The Global Education Office hosted the fourth Lecture Series on Friday, October 31.
We all live in history. For Brazilian Japanese second-generation children in the 1930’s, the war had inescapable effects on their educational experiences, cultural identity, and collective memory. In the talk, entitled “The development of Japanese educational culture in Brazil as a node for interconnected histories,” Dr. Negawa described that education for the children of Japanese immigrants had dual characteristics: Japanese educational practices and the Brazilian public education system.
Elementary school education for Japanese Brazilian children in the era of nationalist movements explains sociopolitical impacts on the education system. For a vivid illustration, he presented a picture of Brazilian Japanese children living inland visiting Port of Santos on a school excursion (adopting the Japanese education practices) to vicariously experience the arrival as immigrants. On the same trip, the children also visited places that mark Brazilian national pride.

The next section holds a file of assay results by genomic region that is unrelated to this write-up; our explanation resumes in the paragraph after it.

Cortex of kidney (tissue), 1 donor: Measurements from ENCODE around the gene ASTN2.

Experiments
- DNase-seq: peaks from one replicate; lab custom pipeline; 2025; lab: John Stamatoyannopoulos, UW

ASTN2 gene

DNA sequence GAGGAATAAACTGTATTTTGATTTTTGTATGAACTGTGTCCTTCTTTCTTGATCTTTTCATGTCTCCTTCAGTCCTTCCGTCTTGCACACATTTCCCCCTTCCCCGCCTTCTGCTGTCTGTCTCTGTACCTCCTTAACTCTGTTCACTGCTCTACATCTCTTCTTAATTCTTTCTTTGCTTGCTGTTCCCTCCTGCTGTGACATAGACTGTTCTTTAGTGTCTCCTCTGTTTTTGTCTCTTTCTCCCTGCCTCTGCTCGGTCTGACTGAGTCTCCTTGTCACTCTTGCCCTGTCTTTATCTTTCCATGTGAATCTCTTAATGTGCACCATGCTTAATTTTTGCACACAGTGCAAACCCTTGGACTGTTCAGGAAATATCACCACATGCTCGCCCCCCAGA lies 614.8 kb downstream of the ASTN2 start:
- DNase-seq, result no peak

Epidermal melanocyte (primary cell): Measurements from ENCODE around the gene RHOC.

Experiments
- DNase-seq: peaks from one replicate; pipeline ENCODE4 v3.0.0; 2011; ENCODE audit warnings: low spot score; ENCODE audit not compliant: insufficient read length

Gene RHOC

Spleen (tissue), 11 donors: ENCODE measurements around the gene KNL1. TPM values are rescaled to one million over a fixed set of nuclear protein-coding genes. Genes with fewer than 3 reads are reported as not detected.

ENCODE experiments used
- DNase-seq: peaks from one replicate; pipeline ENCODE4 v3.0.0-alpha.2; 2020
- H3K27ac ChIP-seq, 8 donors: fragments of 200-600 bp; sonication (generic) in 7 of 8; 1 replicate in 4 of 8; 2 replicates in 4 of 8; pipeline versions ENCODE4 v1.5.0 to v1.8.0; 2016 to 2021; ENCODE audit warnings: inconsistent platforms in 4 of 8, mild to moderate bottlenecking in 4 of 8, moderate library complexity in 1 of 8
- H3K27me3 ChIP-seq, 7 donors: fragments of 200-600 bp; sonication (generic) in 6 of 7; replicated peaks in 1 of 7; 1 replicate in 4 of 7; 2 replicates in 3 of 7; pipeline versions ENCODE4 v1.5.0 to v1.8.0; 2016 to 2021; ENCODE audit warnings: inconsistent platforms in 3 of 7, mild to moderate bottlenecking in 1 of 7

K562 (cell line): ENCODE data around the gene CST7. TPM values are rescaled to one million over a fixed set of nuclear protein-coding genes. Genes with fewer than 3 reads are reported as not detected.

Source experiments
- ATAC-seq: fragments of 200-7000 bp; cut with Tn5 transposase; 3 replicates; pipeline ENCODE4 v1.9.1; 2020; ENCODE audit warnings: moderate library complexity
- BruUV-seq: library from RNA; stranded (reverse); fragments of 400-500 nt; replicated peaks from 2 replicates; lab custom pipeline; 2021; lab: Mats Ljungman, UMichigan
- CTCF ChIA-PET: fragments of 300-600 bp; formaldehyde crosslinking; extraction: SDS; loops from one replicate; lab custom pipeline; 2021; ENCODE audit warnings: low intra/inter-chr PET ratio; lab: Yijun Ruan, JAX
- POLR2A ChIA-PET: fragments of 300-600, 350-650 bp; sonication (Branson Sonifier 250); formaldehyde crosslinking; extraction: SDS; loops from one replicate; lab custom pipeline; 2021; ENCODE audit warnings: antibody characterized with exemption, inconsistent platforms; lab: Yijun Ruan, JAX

Dr. Negawa concluded the talk by discussing directions for future studies, including elaborating perspectives and experiences of other immigrant groups in Brazil.
Our next lecture is scheduled for November 20. All lecture talks are currently being held via Zoom.
The above image has been provided by Dr. Negawa. You may not copy or distribute this material to any other person.
Posted by Reina Takamatsu